Transgender activists say law enforcement personnel have been sending that message for years. When she was a youngster on the streets, says Toni Collins, "You'd be surprised how many policemen I had sex with. They'd say, 'You do it with me, or I'm going to arrest you for prostitution.' Then they'd tell me to go home and I better not tell anybody."
She did as ordered. "Who would you tell?" she asks.
Sgt. Brett Parson, the GLLU chief, acknowledges the "violent history" between transgender people and law enforcement. But he doesn't agree that police are more biased against sexual and gender minorities than the average population.
Nor does Gary Shapiro, a hate crime expert with New York's Nassau County Police Department. "More and more, every day, there's pressure on officers to be knowledgeable and sensitive — to racial differences, language differences, sexual differences," Shapiro says.
Still, he acknowledges that the transgender community's perception of cops as enemies is "understandable. Especially in that area, we've still got a long way to go."
Parson knows it's a long haul. His unit has won the trust of Washington's transgender activists, but it's a tougher challenge on 5th and K.
"I talked to a transgender girl last night and she says, 'By the way, where were you last week when I got beat up?' I said, 'I don't know — but why didn't you call me?' She said, 'Why would I call you guys? You're not going to do anything.'
"I haven't gotten through to her yet that we will do something. Then a lot of times when someone gets killed, we'll find out they've been assaulted a lot."
It's always possible that the killers were among those who'd been committing assaults. But as long as the assaults go unreported — as long as transgender women feel like they can't trust the cops — there's no way of knowing whether lives like Emonie Spaulding's or Bella Evangelista's might have been spared.
Dreams and Nightmares
These days, most people understand that hate crimes are message crimes. Most people know that when a transgender person is victimized, it doesn't just affect her friends and family — it terrifies a whole community of people who can't help feeling they might be next.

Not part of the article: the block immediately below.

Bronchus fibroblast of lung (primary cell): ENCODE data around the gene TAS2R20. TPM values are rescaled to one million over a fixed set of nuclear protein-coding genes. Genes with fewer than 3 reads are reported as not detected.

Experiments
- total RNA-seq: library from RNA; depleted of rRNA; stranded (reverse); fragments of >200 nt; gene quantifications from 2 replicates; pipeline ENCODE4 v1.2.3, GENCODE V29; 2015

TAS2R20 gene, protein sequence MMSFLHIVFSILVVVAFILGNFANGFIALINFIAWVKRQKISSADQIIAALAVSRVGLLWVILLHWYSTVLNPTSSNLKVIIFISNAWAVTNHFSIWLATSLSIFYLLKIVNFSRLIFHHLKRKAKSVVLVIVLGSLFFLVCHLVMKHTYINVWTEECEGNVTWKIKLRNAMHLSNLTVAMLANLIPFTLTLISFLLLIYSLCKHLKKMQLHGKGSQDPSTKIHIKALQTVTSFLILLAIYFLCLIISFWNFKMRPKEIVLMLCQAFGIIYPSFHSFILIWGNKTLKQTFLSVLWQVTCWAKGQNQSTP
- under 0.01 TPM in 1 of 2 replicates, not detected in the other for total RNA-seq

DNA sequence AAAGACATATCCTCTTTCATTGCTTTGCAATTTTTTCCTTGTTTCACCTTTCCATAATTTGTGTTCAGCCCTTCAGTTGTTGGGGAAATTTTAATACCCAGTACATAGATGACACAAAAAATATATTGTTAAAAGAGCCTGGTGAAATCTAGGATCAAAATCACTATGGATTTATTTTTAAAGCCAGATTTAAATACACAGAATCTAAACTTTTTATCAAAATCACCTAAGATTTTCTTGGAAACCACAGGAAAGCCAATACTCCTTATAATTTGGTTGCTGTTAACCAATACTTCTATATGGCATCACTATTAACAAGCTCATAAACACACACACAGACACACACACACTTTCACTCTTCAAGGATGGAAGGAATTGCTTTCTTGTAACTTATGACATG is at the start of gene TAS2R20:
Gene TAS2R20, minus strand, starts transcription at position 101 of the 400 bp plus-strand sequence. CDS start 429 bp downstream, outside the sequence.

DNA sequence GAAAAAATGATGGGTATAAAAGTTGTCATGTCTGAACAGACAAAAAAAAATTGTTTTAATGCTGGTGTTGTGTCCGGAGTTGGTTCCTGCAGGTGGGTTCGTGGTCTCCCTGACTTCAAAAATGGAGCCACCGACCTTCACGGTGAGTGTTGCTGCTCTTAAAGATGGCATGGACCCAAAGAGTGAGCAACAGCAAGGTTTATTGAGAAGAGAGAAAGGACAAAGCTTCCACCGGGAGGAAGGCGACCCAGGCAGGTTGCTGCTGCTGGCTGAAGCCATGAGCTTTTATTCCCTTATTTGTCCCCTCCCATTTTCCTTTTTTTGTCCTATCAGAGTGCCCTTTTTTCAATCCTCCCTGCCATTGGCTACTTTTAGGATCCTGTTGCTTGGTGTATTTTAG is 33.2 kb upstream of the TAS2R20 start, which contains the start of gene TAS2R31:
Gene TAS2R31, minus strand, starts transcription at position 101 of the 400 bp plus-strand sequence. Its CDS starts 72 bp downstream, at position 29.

But most people, luckily, don't know what it feels like to be on the receiving end of such a message.
Ruby Bracamonte is not so lucky. On a bright cold day in early November, she sits wrapped up in a baby-blue sweatshirt, recalling in a whispery voice how she heard the news that one of her closest friends, Bella Evangelista, had been murdered.
In a grim bit of irony, Bracamonte was with her Latina transgender support group at a local community center on Aug. 16. The group was busy with an ongoing project: documenting, in words and images, the lives of transgender Latinas in the U.S.
"The next thing we know, a police officer walks in. He's like, 'I'm sorry, but we have this body we found and we need somebody to recognize it.' There was silence. He passed around a picture of what had happened to her. And that's how we found out. That picture is still in my head."
Before Evangelista's killing, transgender Latinas in Washington had hoped that they might evade the worst of the violence, since the previous murder victims had all been African American.
"For a lot of years, a lot of us have been very open," Bracamonte says. "It seemed ok. We have been mostly accepted in Hispanic neighborhoods. We may be called names, but we don't get killed. That's what we thought. Boy, have we learned."
Bracamonte, who in the early 1990s began transitioning into living as a woman with a group of friends that included Evangelista, has learned more than most. For years, Bracamonte, who has a steady job and a nice apartment, had been keeping her door open to down-and-out transgender friends.
When her friend was killed, her private activism went public, as she became the media's favorite spokesperson for Washington's transgender Latinas. The notoriety transformed her cell phone into an unofficial hotline.
"In the last two weeks, I've gotten four calls. One girl called because her roommate had been gone for 10 days. We still don't know what happened. People just disappear.
"Then last weekend, my roommate called — her teeth had been knocked out. Another friend of mine left school and went to a party. When she was on her way home, another attack.
"Another friend of mine was in Adams-Morgan, a very nice neighborhood, and got jumped while waiting in line for a restaurant. They kicked the hell out of him, sent him to the hospital. Why?"
Sometimes, Bracamonte can't help feeling like she's found too many friends. "Last week, I broke. It becomes very painful. When you see it every day, when you see it all the time, you think, 'What do I do? What do I do?'"
To fend off that feeling of helplessness, Bracamonte is making plans. Somehow, someway, she's determined to open a house for her homeless sisters, complete with a thrift store and a restaurant where they can earn their keep. "They can come and work and pay for their own little room. They can have a shower. That's my dream."
But lately it's mostly been nightmares.
"This is a human rights issue," Bracamonte says. "This is an issue that is affecting humans. It doesn't matter how people feel about others; they are human beings. But many of our young people are not being treated like humans.
"It doesn't just take place here," she says, her voice so soft it's hard to make out over the insistent chirping of her phone. "It's everywhere. It's the whole nation. But nobody wants to hear it."
Bracamonte has been fighting off tears, but she loses the battle when she thinks about what today's voicemail messages might say.
"What happened to Bella, it's going to happen again," she says. "I guess I need to just face it."
Michelle Bramblett, Tamara Cobb, Angela Freeman, Karmetriya Jackson and Joe Roy contributed to this story.